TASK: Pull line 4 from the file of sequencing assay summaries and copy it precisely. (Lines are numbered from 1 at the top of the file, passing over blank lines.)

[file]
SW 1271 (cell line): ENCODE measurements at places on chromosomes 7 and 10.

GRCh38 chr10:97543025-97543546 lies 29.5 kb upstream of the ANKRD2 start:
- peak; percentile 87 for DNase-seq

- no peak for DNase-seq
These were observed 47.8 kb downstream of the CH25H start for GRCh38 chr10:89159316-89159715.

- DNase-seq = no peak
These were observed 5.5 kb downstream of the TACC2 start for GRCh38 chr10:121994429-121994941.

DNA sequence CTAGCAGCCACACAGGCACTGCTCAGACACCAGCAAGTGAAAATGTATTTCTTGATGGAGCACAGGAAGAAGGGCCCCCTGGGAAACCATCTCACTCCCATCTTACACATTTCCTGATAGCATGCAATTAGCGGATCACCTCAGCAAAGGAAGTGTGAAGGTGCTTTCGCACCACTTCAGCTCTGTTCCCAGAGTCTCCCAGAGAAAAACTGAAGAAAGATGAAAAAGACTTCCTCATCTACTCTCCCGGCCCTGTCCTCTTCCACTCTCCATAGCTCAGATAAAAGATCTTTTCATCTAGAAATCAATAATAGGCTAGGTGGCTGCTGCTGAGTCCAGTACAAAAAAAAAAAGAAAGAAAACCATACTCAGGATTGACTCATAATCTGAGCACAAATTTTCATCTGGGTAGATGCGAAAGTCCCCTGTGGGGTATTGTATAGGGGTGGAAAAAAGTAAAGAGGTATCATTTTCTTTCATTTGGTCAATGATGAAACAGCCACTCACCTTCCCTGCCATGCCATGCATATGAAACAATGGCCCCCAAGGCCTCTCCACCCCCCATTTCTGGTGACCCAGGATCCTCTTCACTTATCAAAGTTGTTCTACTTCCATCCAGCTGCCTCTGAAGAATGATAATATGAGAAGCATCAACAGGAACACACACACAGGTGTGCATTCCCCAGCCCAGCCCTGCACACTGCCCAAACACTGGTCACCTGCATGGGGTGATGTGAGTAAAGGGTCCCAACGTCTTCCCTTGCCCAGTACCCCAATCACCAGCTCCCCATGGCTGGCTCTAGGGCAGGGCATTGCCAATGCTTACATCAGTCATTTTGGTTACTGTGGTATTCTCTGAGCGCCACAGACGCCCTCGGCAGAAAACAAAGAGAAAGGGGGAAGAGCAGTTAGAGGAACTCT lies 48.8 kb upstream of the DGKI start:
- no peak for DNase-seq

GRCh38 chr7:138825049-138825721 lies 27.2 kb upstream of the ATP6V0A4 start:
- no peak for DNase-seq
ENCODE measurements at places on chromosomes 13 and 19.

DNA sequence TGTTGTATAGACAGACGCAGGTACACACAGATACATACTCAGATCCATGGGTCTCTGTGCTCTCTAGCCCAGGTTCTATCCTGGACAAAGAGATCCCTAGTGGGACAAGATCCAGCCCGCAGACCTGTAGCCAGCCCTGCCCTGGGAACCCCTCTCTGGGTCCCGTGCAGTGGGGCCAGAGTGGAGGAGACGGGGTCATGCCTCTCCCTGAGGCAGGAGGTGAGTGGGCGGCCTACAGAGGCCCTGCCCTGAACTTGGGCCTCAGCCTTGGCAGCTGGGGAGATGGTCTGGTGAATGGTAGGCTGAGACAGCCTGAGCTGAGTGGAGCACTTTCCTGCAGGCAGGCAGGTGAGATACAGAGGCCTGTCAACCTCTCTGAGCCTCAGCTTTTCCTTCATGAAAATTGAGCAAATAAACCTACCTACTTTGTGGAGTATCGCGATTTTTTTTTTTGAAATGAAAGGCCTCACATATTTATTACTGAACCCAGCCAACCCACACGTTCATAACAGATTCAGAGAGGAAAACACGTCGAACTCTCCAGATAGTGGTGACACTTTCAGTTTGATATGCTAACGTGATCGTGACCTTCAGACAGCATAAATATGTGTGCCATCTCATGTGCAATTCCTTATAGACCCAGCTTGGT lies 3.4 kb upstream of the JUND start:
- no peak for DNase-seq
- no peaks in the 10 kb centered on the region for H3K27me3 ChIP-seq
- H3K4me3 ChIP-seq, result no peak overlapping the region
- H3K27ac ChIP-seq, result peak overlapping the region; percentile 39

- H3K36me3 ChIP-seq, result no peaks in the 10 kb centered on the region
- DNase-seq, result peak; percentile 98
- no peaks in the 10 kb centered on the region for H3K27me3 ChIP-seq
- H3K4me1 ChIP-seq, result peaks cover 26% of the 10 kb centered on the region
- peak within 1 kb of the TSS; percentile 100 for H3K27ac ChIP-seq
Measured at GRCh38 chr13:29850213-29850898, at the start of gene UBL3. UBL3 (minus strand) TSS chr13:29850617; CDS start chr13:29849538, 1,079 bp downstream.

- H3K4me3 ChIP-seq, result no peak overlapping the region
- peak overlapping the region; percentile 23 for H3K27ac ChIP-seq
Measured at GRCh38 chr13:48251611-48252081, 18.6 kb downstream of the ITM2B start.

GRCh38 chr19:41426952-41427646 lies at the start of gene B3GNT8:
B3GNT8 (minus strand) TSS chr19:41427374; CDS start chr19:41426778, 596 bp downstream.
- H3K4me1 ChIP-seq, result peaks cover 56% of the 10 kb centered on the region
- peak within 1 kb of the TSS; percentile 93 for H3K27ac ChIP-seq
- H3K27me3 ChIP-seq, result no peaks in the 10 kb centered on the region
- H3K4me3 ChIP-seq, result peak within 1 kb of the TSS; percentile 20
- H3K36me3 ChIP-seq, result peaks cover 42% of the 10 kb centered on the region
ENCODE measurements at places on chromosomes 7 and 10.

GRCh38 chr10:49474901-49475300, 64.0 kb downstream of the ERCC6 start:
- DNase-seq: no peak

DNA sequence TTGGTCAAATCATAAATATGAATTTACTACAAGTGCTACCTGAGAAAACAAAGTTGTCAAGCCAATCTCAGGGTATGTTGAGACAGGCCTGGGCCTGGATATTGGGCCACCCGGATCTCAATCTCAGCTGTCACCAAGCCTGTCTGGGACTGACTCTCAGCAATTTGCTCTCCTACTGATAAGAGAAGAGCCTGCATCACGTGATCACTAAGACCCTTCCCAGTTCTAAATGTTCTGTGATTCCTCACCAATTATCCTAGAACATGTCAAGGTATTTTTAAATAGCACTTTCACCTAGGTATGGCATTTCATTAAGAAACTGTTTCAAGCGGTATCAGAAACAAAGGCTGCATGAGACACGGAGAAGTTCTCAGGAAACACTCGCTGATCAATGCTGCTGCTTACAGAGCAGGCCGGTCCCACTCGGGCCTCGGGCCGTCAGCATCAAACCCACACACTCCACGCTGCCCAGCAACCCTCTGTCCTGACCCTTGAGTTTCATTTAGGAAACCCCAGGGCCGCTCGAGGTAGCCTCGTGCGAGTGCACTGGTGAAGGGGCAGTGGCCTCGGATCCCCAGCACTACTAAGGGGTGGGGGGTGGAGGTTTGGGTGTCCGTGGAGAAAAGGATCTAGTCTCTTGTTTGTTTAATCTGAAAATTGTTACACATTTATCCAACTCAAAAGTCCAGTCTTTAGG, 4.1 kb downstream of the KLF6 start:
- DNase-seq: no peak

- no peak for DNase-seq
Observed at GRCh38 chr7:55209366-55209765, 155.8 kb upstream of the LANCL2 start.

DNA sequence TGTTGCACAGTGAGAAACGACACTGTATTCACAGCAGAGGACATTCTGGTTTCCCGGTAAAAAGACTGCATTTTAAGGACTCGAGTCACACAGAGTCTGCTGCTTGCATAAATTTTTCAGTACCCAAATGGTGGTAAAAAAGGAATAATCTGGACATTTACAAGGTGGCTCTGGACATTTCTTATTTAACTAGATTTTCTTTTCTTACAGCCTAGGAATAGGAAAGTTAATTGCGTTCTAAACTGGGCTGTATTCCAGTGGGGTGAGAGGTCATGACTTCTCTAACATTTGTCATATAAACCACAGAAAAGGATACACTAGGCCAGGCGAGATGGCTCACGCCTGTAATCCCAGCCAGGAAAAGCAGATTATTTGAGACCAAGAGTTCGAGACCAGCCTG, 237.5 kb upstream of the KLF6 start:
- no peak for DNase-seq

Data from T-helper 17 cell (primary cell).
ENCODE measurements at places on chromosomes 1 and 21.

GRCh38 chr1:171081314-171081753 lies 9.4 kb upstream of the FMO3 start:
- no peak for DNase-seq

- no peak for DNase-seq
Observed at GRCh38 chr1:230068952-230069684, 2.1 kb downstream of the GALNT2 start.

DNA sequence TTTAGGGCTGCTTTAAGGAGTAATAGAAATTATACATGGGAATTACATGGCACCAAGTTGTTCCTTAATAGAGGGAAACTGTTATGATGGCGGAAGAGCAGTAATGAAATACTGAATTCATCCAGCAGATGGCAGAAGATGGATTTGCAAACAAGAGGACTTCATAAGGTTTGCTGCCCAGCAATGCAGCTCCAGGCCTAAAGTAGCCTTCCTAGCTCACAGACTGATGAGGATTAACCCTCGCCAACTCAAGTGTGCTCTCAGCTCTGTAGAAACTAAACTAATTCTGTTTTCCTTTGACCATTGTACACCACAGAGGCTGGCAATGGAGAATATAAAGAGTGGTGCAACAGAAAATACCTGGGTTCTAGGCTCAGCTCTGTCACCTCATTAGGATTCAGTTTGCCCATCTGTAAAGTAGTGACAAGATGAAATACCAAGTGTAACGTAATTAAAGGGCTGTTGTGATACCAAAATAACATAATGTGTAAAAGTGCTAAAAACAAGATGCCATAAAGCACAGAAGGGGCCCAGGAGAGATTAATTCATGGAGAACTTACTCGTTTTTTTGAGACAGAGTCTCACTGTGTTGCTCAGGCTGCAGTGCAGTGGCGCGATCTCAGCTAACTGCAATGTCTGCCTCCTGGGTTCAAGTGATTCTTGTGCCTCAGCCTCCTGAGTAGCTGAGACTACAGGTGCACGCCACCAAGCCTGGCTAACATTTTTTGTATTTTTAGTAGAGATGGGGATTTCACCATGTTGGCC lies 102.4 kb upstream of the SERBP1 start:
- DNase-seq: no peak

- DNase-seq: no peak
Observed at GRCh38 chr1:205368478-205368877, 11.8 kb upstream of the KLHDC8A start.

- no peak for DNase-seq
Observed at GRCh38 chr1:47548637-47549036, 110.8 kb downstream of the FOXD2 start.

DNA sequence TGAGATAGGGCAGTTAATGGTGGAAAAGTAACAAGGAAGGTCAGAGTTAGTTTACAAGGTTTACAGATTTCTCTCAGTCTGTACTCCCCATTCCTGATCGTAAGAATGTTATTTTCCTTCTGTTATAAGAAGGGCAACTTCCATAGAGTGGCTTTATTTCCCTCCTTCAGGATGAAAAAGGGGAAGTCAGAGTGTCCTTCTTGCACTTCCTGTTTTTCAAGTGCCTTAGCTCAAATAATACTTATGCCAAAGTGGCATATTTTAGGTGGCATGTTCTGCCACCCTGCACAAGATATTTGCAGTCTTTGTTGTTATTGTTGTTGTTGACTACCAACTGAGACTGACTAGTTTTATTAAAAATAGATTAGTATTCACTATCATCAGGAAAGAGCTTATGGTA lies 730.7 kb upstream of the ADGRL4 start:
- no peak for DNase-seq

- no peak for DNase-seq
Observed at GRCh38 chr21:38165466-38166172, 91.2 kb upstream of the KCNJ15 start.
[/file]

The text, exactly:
- no peak for DNase-seq